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over 1 year ago by Melissa Kilday

The Gender Pay Gap

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On the 6th of April this year, the Government Equalities Office announced the ‘Gender Pay Gap Viewing Service’, a section of the equalities website in which the public can see whether companies are meeting their pay gap opportunities. This is in response to a growing concern over the gender pay gap, maternity leave and several other issues women are facing in the work place.

Since this has been implemented, UK companies have published figures which show many companies have pay gaps that are up to 36% a report for The Independent has revealed, which is almost double the British national average of an 18% gap. This has been explained by reference to the different job functions many men and women hold in organisations, with experience and education also existing as major factors. However, with these explanations accounted for, the pay gap is still 5.5%, which is slightly largely than the percentage in the USA of 5.4%.

One of the leading causes behind the gender pay gap is motherhood and many women feeling that they have to choose between a child and a career. In March, news broke that a group of around 50 MPs were urging for legislation to allow a fairer system for maternity and paternity leave. The MPs in support of the bill argue female employees will gain the benefit of not having reduced pay if they take maternity time off work, as their children’s fathers will also be able to have an increase in hours. The MPs also argue that this will help new fathers become more connected with their children, thus making them more motivated and driven when they return to work.

Britain pay some of the lowest maternity wages in Europe and in terms of maternity leave, Britain’s exit from the European Union may mean less maternity time available for workers, as maternity leave is partially regulated by the EU. This may not be affected depending on which EU regulations the Government elects to keep however and new legislation may mean there is even an increase in time and payment.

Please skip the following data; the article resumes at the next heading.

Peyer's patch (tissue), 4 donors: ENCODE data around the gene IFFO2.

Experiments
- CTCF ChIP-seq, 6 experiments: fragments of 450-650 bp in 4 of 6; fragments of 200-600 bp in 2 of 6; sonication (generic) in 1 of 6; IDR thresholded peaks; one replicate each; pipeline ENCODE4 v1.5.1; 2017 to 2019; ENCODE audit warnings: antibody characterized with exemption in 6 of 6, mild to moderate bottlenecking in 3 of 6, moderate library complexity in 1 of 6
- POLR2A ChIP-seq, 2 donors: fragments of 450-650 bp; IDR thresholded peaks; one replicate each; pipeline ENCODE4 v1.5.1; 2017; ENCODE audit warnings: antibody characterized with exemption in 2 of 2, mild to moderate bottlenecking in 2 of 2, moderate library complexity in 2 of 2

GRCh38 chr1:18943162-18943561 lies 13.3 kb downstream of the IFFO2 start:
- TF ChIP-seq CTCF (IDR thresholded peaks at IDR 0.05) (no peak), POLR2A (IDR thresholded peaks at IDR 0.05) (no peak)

Another factor that must be considered is research conducted by Warwick Economics in their study Do Women Ask?  In this study, it was found that women are less likely to ask for pay rises in the workplace then men (partially due to fear of the negative environment they feel it will cultivate) as well as the fact women are less likely to receive a pay rise when asking compared to male workers, however this study was conducted by asking Australian workers, therefore the evidence may not be applicable to British companies.

Iceland have recently made headlines due to their introduction of laws to reduce gendered income inequality, despite already being the country with the smallest pay gap on Earth. If companies do not comply with these new regulations, they may face audits and fines and the vote also affected pay for ethnic minorities, LGBT citizens, disabled people and religious followers.

Although the statistics may portray Britain and the wider World changing its approach to the gender pay gap, the Office for National Statistics has revealed that nationally the pay gap is reducing by only two and a half pence each year, meaning the gap may not be fully closed until the year 2069. The Office for National Statistics has described the issue as ‘complicated’, but explained that more girls sitting A-levels (12,500 more girls sat A-levels in STEM subjects than in 2010, meaning they are more likely to be paid a higher wage), an increase in female role models in the workplace and regulation could all be factors in how it’s being reduced.